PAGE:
Regeneration episodes on Doctor Who have a tendency to be a bit too self-indulgent—especially when they are paired with a head writer’s final episode. (Yes, I am talking about “The End of Time.”) The reason is obvious: The story is supposed to reflect back on the current era of the show while tying up loose ends and looking forward to the next era.
Gotham is the crime drama series based on DC Comics’ Batman universe. Having premiered on Fox in the autumn of 2014, the show initially focused on young versions of James Gordon (Ben McKenzie) and Bruce Wayne (David Mazouz). Over time, though, the series introduced younger iterations of well-known villains in the Batman franchise, as well as lesser-known characters to provide a wider representation of the Dark Knight’s universe. Additionally, with Season Two, the episodes were grouped into “Rise of the Villains” (Episodes 1-11) and “Wraith of the Villains” (Episode 12-22), and that concept was continued in Season Three, with Episodes 1-14 grouped into “Mad Love” and Episodes 15-22, under the subtitle of “Heroes Rise.”
Justice League: The Flashpoint Paradox is quite possibly one of the greatest DC animated films ever created. So, when it was announced that The Flash television series (CW) would explore the concept in Season 3, a resounding cheer echoed from DC fans everywhere. Just before they had that collective, “Oh, crap, what now?” tension creep into their brains.
After spending the last week binging Supergirl Season 2, my head is swimming with thoughts and emotions about the second year of this show. The short review is: It’s fantastic. If you like Arrow or The Flash, you can’t go wrong watching Supergirl. If you like engaging characters, dynamics, and good romances with pretty people, you can’t go wrong watching Supergirl. If you liked Wonder Woman and want to see more optimistic superheroines, you can’t go wrong watching Supergirl.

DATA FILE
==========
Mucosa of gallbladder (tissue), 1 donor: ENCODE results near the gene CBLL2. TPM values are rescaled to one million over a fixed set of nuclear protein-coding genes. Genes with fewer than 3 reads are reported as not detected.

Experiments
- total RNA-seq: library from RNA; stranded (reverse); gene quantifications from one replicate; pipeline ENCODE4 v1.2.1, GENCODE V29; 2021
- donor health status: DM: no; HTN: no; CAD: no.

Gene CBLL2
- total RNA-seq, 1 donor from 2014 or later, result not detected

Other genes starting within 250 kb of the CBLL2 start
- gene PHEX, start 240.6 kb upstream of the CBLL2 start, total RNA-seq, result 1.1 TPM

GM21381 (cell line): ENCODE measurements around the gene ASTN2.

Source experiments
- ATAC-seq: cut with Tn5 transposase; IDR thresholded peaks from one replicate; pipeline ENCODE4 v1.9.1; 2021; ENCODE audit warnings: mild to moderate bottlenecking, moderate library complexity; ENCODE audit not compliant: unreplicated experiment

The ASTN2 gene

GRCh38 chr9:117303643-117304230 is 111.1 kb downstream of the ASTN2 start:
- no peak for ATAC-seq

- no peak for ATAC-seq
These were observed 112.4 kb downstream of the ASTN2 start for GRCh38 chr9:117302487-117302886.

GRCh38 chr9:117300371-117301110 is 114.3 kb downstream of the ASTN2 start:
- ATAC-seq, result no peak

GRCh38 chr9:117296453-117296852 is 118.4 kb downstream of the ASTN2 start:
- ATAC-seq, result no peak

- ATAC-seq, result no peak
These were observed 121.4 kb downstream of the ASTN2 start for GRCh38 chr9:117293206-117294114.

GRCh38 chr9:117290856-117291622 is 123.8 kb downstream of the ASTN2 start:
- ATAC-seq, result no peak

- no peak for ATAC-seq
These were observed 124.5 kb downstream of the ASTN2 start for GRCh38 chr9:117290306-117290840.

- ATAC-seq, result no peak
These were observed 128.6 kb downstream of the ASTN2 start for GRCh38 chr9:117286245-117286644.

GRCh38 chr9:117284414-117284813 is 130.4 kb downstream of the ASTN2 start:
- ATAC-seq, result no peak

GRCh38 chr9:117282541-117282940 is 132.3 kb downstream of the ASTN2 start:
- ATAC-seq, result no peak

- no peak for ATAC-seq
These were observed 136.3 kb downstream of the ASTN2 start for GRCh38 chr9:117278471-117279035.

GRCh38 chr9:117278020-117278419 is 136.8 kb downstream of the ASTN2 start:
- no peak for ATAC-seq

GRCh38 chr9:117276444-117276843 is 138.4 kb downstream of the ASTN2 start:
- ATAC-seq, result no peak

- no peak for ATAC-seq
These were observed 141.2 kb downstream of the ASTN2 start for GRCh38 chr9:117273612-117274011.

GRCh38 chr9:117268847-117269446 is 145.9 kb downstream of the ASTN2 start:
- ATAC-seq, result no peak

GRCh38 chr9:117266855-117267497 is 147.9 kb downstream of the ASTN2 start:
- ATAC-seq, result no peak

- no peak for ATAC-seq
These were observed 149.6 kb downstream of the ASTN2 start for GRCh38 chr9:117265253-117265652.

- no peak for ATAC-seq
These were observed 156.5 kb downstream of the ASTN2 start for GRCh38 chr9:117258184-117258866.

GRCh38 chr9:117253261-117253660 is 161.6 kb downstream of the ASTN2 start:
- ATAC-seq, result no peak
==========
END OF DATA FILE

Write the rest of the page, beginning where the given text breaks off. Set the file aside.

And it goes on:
Doctor Who: Series 10 has come to an end, and it turned out to be Steven Moffat’s best season as showrunner.
If next week’s episode is as good as “World Enough and Time,” then the two-part finale of Doctor Who: Series 10 could end up being Steven Moffat’s best writing in his tenure on the show. The penultimate episode of Series 10 was brilliantly terrifying and suspenseful.
“Come to Jesus” brings American Gods: Season One to a close, and there is a lot to unpack in this episode. Fans of the book are treated to some surprises, as the show pushes the narrative in some interesting new directions. Those that are new to the world of American Gods also got some answers this week.
“The Eaters of Light” saw the return of classic Who writer Rona Munro who wrote “Survival”—the final story in the original run of Doctor Who.
Surprisingly, the penultimate episode for the first season of American God was missing the show’s protagonist and antagonist. Shadow and Mr. Wednesday were nowhere to be seen; although, Wednesday’s messengers made an appearance.
Before I begin the actual review of this week’s episode, I feel the need to point out how strange it is that “Empress of Mars” aired the day after Adam West’s passing and is coincidentally an homage to his movie, Robinson Crusoe on Mars. It seems only fitting that one iconic '60s show is paying tribute to the star of another iconic '60s show while the world mourns the actor's loss.